Compliance departments most often report to the board of directors or CEO, a survey by the Health Care Compliance Association and the Society of Corporate Compliance and Ethics found.
Meanwhile, an article by payer consultant Kirk J. Nahra lists privacy and security issues worth noting for both compliance directors and their CEO or board in 2014.
The online survey polled 626 compliance professionals late last year. Despite high-profile settlements requiring a direct reporting relationship between compliance and the board, compliance departments report to the CEO in 62 percent of surveyed healthcare organizations, HCCA found.
More than half the respondents said their written compliance reports to the board are never pre-screened or edited by other departments before submission. And more than three-quarters believed that the chief compliance officer must bring serious non-compliance allegations or investigations to the board's attention.
But what other information merits board oversight? Nahra, a partner in the Washington, DC-based law firm Wiley Rein, advises payers to keep an eye on business implications of national news. For example, new privacy and security regulations may be affected by Edward Snowden's high-profile national security leaks.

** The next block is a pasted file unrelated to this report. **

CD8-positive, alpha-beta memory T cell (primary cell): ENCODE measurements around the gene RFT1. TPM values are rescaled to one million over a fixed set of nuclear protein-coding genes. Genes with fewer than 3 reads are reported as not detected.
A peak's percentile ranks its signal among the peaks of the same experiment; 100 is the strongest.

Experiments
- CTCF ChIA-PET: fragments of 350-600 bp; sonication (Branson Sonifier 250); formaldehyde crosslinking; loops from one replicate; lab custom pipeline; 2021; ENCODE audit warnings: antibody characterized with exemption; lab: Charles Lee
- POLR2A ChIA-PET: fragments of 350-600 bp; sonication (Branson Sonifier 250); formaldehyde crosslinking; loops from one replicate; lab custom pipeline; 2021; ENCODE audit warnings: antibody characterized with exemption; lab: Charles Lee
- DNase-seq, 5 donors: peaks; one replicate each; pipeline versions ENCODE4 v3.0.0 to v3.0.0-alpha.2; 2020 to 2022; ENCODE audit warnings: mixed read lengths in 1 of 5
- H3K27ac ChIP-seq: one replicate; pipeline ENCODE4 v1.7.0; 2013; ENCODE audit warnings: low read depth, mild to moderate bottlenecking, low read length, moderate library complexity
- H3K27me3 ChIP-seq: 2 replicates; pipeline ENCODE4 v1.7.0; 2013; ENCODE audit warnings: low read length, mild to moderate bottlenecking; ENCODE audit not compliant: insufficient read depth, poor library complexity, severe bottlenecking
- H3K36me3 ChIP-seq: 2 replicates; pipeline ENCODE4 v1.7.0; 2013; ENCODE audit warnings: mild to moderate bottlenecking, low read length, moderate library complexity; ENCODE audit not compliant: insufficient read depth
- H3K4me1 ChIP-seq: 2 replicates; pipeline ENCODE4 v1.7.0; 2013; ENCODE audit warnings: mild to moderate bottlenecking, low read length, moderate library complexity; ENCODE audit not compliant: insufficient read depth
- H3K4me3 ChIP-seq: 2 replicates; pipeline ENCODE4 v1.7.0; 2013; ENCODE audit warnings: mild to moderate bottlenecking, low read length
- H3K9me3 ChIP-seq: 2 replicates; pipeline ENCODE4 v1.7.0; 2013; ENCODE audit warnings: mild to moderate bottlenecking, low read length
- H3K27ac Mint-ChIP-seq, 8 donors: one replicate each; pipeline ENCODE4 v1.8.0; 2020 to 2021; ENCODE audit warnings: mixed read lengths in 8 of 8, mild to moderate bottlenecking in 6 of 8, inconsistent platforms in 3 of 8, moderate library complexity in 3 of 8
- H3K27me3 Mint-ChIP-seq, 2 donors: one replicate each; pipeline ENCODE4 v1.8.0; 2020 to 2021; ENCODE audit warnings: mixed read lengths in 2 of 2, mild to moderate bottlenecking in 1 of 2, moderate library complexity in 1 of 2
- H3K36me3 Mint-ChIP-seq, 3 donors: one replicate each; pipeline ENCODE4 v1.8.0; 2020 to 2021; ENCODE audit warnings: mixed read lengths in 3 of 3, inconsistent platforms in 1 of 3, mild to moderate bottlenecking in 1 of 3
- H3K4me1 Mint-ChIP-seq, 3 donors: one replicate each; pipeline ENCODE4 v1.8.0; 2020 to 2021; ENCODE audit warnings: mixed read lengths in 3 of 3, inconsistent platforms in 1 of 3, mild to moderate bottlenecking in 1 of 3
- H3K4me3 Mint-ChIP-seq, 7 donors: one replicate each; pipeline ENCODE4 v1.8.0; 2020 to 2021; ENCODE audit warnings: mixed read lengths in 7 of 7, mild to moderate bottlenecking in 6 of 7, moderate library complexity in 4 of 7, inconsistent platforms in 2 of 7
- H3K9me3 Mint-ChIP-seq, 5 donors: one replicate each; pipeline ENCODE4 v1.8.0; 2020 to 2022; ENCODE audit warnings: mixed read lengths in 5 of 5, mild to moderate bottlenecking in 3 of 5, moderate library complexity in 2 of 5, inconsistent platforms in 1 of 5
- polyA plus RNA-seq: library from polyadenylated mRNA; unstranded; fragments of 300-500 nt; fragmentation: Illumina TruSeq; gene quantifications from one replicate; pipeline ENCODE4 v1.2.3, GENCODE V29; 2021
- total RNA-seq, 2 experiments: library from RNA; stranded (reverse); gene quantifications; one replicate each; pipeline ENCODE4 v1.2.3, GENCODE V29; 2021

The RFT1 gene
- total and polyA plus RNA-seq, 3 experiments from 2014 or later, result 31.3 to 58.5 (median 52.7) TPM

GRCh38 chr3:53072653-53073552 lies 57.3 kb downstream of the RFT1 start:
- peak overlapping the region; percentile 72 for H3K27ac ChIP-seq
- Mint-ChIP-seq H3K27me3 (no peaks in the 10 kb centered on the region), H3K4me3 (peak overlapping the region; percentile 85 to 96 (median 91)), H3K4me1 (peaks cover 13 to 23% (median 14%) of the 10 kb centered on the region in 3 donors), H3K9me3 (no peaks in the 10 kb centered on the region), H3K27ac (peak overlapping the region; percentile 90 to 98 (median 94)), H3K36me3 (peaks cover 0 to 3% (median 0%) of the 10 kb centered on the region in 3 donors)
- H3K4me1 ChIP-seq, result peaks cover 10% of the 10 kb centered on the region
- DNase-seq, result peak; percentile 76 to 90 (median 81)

And while Congress hasn't passed cybersecurity legislation, the Obama administration may issue an executive order on the development of a cybersecurity framework, Nahra said. Payers may then need to determine how new requirements mesh with their data security structures.
Nahra counsels clients to brace themselves for more enforcement as a result of "ongoing security breaches, increased nervousness about privacy practices and the expansion (and confusion) surrounding the 'big data' concept." He recommends developing procedures to manage use of healthcare data on mobile devices and decrease the likelihood of employee misuse of protected health information.
Overall, the trend to note is "more laws and regulations coming from more places, covering a wider range of activities and data, and imposing an increasingly broad set of compliance obligations," Nahra wrote.